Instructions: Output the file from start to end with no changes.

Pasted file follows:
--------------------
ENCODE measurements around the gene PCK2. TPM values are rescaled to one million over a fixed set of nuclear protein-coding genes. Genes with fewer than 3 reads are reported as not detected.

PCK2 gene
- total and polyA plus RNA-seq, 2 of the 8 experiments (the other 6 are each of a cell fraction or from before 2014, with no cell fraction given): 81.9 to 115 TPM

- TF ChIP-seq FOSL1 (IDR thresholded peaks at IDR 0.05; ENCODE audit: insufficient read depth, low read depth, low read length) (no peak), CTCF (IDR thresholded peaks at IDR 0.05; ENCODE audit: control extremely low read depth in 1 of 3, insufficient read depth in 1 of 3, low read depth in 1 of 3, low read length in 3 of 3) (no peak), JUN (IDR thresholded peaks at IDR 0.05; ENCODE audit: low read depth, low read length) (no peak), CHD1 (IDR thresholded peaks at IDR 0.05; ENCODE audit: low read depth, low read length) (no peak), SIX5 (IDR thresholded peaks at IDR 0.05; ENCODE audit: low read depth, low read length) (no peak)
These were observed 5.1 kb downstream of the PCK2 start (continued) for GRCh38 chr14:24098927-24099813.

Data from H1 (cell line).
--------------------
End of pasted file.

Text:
ENCODE measurements around the gene PCK2. TPM values are rescaled to one million over a fixed set of nuclear protein-coding genes. Genes with fewer than 3 reads are reported as not detected.

PCK2 gene
- total and polyA plus RNA-seq, 2 of the 8 experiments (the other 6 are each of a cell fraction or from before 2014, with no cell fraction given): 81.9 to 115 TPM

- TF ChIP-seq FOSL1 (IDR thresholded peaks at IDR 0.05; ENCODE audit: insufficient read depth, low read depth, low read length) (no peak), CTCF (IDR thresholded peaks at IDR 0.05; ENCODE audit: control extremely low read depth in 1 of 3, insufficient read depth in 1 of 3, low read depth in 1 of 3, low read length in 3 of 3) (no peak), JUN (IDR thresholded peaks at IDR 0.05; ENCODE audit: low read depth, low read length) (no peak), CHD1 (IDR thresholded peaks at IDR 0.05; ENCODE audit: low read depth, low read length) (no peak), SIX5 (IDR thresholded peaks at IDR 0.05; ENCODE audit: low read depth, low read length) (no peak)
These were observed 5.1 kb downstream of the PCK2 start (continued) for GRCh38 chr14:24098927-24099813.

Data from H1 (cell line).